declining rate.
  Physical Changes in later life
• Life expectancy has increased from the
  average 49 years to 67 years
• Women outlive men and after the stage of
  infancy, outnumber them
• After age 70, hearing, distance perception,
  reaction time, stamina, muscle strength,
  sense of smell all decrease
• Neural process slow their rate
• Around age 80, 5% of the brain shrinks.
Physical Changes in later life
               • Physical exercise
                 however, can stimulate
                 the development of some
                 new brain cells and
                 connections.
               • The risk of dementia
                 increases, doubling every
                 five years from age 60. It
                 is not a normal part of the
                 aging process.
   Physical Changes in later life
• Older adults who exercise
  regularly become smart
  thinkers due to the oxygen and
  nutrient circulation.
• Alzheimer’s disease affects
  over 3% of the world’s
  population by age 75. They are
  not part of the normal aging
  process. It is the loss of brain
  cells and deterioration of
  neurons that produce the
  neurotransmitter acetylcholine.
  Memory and thinking thus
  decrease.
Aging and Memory
        • Recalling new information
          declines during the early
          and middle adulthood
          years.
        • Older adults are able to
          recall meaningful
          information more easily
          than meaningless
          information, they may
          however take longer to
          produce words to
          describe these memories
            Aging and Memory
• Thomas Cook and Robin West discovered that younger
  adults were more likely to recall names after one
  introduction, while older age groups had a poorer
  performance.
• When asked how they heard a certain event or news ,
  many could recall instantaneously upon a few moments,
  while asking after a couple of months prompted
  variations in their recalls.
• David Schonfield and Betty-Anne Robertson found that
  recognition memory is better for older adults early in the
  day rather late.
• Being able to recognize a set of words via multiple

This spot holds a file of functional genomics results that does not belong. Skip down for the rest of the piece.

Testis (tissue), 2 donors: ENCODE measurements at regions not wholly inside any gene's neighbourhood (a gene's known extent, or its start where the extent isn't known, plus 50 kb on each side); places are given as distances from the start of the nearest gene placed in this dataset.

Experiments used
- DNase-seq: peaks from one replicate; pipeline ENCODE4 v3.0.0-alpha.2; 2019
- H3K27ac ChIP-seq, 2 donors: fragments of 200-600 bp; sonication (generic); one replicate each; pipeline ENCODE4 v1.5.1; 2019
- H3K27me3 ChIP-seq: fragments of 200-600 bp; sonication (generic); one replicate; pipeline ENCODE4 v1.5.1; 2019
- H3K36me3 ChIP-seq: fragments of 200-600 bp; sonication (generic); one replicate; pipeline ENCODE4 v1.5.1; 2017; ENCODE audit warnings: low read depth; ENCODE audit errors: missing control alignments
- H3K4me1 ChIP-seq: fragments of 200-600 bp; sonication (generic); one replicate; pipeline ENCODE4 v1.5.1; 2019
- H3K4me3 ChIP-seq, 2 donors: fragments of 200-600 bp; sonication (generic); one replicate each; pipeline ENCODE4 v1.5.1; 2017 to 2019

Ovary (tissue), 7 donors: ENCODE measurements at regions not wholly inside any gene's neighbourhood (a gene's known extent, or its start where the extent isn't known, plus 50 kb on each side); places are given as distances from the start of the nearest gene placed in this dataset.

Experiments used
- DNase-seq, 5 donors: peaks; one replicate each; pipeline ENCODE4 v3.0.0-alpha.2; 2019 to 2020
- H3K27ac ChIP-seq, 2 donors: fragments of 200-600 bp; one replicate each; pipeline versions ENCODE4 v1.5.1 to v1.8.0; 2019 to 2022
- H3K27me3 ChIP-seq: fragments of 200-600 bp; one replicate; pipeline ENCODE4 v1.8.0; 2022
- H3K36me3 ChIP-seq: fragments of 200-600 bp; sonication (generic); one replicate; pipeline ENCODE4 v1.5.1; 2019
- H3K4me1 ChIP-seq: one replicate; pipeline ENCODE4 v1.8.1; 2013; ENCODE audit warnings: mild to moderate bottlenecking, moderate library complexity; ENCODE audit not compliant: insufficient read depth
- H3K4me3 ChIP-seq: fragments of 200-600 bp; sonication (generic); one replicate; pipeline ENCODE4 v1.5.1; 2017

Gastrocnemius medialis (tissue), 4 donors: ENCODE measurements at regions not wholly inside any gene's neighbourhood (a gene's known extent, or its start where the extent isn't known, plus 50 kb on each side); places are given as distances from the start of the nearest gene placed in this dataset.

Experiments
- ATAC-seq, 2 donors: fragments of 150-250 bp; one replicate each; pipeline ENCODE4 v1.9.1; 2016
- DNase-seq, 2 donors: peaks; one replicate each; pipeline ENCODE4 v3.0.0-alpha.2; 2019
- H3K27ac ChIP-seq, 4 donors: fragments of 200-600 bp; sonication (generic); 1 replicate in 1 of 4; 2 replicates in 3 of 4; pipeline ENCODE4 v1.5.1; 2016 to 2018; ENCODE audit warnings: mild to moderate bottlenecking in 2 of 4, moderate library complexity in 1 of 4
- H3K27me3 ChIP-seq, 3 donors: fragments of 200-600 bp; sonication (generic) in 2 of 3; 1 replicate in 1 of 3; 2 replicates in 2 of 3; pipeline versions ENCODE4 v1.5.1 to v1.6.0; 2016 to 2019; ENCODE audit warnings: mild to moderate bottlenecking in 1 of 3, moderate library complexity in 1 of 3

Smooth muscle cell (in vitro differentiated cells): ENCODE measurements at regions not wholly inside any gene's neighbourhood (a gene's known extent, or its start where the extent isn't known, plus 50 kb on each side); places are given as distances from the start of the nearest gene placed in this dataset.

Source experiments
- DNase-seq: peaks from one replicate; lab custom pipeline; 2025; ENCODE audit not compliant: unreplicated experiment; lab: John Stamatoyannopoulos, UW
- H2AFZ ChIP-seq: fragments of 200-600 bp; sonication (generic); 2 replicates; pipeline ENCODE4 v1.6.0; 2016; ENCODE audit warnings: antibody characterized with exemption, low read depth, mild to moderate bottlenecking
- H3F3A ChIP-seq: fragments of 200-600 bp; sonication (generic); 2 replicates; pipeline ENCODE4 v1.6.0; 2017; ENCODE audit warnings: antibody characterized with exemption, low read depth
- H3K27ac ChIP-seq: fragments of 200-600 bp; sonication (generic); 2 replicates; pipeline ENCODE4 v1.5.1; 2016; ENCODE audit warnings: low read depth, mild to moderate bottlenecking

choices had a minimal decline when compared to the
  results of each age. It was the recall of the words which
  had a greater difficulty
• Time based tasks as well as habitual tasks decline over
  age
Aging and Intelligence
           • Cross sectional studies
             are comparing people of
             different ages with one
             another.
           • These studies revealed
             that intelligence declined
             after early adulthood
           • They excluded the factors
             of generational
             differences of education
             as well as life
             experiences
             Aging and Intelligence
• Longitudinal studies is the
  retesting the same people over a
  period of time, these studies
  showed that intelligence may be
  stable through out the years.
  They however, excluded the
  factors of people dropping out of
  studies, those who were less
  intelligent and that in poor health.
• The present day view is that fluid
  intelligence takes place by
  declining later in life and that
  crystallized intelligence does not.
  (Paul Baltes)
• Crystallized intelligence is the
  accumulation of knowledge and
  skills
Aging and Intelligence
           • Fluid intelligence is the
             ability to reason speedily
             and abstractly
           • Scientists and
             mathematicians are more
             likely to have their best
             outcomes in earlier
             adulthood, while
             historians and writers
             experience success later
             in life.
  Adulthood’s Ages and Stages
• Midlife transition takes
  place in the early forties
  and is associated with
  struggle, regret, and
  feeling struck down.
  Usually triggered by
  illness, divorce or by job